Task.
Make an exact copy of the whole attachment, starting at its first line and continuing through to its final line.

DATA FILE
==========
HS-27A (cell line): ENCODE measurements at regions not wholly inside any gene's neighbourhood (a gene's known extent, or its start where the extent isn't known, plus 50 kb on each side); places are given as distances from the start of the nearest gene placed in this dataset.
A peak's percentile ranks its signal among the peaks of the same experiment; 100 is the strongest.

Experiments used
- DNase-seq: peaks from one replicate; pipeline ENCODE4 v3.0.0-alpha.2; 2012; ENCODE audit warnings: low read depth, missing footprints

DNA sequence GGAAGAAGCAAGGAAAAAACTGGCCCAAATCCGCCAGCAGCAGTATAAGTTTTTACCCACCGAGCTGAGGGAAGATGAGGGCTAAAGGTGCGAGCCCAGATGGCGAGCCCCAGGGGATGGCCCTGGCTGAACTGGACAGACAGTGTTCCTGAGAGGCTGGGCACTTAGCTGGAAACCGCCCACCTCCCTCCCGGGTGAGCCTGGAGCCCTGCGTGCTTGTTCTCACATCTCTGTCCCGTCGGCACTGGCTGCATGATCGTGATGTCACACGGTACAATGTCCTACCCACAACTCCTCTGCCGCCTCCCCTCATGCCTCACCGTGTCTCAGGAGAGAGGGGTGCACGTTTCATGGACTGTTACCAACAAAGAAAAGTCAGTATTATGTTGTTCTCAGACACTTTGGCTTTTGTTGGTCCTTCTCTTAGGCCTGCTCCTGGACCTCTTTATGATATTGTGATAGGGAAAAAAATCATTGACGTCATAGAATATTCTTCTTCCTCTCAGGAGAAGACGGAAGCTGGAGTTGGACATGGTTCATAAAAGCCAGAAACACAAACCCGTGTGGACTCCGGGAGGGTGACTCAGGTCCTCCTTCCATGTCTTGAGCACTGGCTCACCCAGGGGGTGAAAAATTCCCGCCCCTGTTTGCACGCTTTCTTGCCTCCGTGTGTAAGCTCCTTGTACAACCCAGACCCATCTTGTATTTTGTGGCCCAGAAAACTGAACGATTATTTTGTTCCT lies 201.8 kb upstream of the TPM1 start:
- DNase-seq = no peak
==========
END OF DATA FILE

HS-27A (cell line): ENCODE measurements at regions not wholly inside any gene's neighbourhood (a gene's known extent, or its start where the extent isn't known, plus 50 kb on each side); places are given as distances from the start of the nearest gene placed in this dataset.
A peak's percentile ranks its signal among the peaks of the same experiment; 100 is the strongest.

Experiments used
- DNase-seq: peaks from one replicate; pipeline ENCODE4 v3.0.0-alpha.2; 2012; ENCODE audit warnings: low read depth, missing footprints

DNA sequence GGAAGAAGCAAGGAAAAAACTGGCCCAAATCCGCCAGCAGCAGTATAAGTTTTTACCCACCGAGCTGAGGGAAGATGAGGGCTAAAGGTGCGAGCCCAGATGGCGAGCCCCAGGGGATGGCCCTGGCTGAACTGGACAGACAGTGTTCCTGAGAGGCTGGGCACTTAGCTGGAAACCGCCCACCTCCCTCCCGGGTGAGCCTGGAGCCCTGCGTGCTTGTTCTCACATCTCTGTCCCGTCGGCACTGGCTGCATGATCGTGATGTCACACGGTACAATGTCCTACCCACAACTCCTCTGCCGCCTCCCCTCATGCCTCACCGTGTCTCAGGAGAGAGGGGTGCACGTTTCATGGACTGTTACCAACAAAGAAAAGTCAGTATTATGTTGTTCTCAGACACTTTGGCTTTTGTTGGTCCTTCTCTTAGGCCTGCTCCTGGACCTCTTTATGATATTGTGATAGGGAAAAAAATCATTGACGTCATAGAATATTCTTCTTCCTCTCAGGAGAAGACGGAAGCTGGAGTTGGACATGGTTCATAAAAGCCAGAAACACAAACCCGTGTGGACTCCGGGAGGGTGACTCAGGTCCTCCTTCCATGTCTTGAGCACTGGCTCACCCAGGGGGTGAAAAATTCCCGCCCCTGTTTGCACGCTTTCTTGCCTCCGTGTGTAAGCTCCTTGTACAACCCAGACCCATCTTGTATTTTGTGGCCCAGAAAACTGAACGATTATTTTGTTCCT lies 201.8 kb upstream of the TPM1 start:
- DNase-seq = no peak